Hossam Ahmed is a Lecturer at the Leiden University Institute for Area Studies and coordinator of the Arabic language courses in Leiden University. His research interests include (Arabic) computational linguistics, Minimalist Syntax, Digital Humanities, and Teaching Arabic as a foreign Language. He received a Comenius Teaching Fellowship from NRO in 2020 and is a member of the Comenius Network.
Fields of interest
- Syntactic Theory
- Computational Linguistics
- Digital Humanities
- Case Theory
- Arabic linguistics
- Teaching Arabic as a Foreign Language
- Arabic Language and Culture
I am a linguist who is interested natural language syntax. In particular, I am interested in the theoretical and computational implications of sentence derivation within the Minimalist Program of syntactic theory. Specifically, I have been interested in the locality of syntactic operations and how it affects the design of derivational algorithms, especially label-free grammar and phase-based derivations.
My future research agenda entails building upon the groundwork laid in theoretical linguistics in testing the computational implications of the Minimalist Program. I engage with the extensive body of scholarship that reduces the derivational machinery to simple operations (merge, spell-out). One of the main tenets of the Minimalist Program is that grammar design is computationally efficient. Computational efficiency is used in many core components in the research program such as Phase Theory, Minimal Link Condition, and others. Although computational efficiency is a commonly used motivation in general terms, computational implementations of various components of MP is an active research area.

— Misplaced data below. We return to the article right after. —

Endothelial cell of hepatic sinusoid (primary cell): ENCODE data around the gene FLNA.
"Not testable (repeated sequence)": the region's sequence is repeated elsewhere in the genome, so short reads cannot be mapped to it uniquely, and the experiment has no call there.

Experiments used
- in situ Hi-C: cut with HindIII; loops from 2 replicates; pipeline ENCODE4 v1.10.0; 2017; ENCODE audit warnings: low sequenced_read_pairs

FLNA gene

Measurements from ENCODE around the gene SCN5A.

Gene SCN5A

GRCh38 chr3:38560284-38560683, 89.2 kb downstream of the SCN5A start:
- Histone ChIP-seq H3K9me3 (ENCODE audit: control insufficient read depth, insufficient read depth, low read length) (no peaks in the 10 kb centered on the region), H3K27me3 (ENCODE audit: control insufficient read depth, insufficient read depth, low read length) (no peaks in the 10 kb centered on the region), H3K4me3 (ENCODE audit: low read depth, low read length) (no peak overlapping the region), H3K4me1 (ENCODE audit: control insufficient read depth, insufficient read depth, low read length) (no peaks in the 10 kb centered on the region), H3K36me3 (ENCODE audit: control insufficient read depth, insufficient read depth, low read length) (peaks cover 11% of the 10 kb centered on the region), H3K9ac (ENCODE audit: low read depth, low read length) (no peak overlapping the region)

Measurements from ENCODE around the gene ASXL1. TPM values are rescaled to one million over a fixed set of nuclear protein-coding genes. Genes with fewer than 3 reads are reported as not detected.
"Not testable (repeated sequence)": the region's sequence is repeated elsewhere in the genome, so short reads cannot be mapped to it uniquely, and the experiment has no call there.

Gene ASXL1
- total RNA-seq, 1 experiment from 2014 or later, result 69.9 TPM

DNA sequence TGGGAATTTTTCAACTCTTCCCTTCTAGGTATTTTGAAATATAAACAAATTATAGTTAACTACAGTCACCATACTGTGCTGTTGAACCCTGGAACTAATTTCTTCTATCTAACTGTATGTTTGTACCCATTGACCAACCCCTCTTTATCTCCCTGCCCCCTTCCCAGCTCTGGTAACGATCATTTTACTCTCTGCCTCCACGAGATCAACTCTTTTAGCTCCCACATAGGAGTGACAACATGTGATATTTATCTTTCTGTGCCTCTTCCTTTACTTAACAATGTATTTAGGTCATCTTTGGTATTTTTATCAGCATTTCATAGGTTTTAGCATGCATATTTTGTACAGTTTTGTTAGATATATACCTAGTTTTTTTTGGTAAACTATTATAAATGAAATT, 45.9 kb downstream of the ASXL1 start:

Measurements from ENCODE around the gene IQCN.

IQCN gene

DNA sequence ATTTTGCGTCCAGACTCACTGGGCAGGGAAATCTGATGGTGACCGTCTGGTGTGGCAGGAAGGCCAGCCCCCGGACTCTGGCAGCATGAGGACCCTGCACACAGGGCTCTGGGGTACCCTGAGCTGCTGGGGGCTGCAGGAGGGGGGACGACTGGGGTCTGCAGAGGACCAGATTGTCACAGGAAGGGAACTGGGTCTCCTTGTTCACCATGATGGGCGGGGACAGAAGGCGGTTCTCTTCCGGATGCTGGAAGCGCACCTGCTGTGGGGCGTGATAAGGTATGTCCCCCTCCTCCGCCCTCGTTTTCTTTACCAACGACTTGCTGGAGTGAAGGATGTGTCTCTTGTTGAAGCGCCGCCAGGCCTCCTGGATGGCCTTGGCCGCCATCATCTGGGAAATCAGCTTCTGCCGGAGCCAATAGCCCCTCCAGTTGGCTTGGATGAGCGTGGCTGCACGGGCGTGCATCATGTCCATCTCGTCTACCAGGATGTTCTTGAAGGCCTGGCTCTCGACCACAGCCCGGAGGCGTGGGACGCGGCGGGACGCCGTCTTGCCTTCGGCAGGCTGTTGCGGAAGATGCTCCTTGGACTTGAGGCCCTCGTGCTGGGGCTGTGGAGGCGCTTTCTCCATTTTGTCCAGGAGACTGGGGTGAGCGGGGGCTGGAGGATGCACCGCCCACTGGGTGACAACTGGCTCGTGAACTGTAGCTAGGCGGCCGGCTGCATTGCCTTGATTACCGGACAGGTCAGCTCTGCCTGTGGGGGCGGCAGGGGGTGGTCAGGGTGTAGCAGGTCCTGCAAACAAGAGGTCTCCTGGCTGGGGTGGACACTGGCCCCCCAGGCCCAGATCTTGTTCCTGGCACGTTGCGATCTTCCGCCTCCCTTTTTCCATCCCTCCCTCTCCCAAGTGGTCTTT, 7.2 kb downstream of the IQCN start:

In pursuing computational efficiency, I examine components of a label-free minimalist grammar are essential in parsing. By focusing on syntactic interpretation rather than derivation, I extend the coverage of generative syntax, whose goal is to account for language competence, to performance. Implementing the theoretical questions computationally improves the quality of state-of-the-art in natural language parsing. Faster and more accurate parsers are essential in most Natural Language Processing technologies such as question answering systems.
Teaching and Research Interest
- Arabic Digital Humanities
- Arabic as a Foreign/Second Language
- Arabic stylometry
- PhD in Theoretical Linguistics, University of Utah (2015)
- MA in Theoretical Linguistics, University of Utah (2007)
- Lecturer, Leiden Institute for Area Studies, Leiden University (2014 - )
- Instructor (lecturer), Department of Languages and Literature, University of Utah (2009 – 2014)
- Teaching assistant, Department of Linguistics, University of Utah (2004 – 2007)
Grants and awards
- NRO Comenius Teaching Fellowship Grant (2020 – 2021): “Including Heritage Learners in Arabic language Courses.”
- EC Erasmus Mundus Scholarship (2007 – 2008): Language and communication Technology.
- Fulbright Pre-doctoral Scholarship (2004 – 2007): linguistics, University of Utah.
Ahmed H.I.A.A. (2020), Embedding Critical Thinking in International Studies Language Programs. In: Urrea C. (Ed.) Proceedings of the MIT LINC 2019 Conference. no. 3: EasyChair. 1-11.
Ahmed H.I.A.A. (2019), Sample Size in Arabic Authorship Verification. In: Proceedings of the 3rd International Conference on Natural Language and Speech Processing.: Association for Computational Linguistics. 84-91.
Ahmed H.I.A.A. (2019), Distance-Based Authorship Verification Across Modern Standard Arabic Genres. In: Proceedings of the 3rd Workshop on Arabic Corpus Linguistics.: Association for Computational Linguistics. 89--96.
Ahmed H.I.A.A. (2018), The Role of Linguistic Feature Categories in Authorship Verification, Procedia Computer Science 142(214): 214-221.
Ahmed H.I.A.A. (2017), Dynamic Similarity Threshold in Authorship Verification: Evidence from Classical Arabic, Procedia Computer Science 117: 145 - 152.
No relevant ancillary activities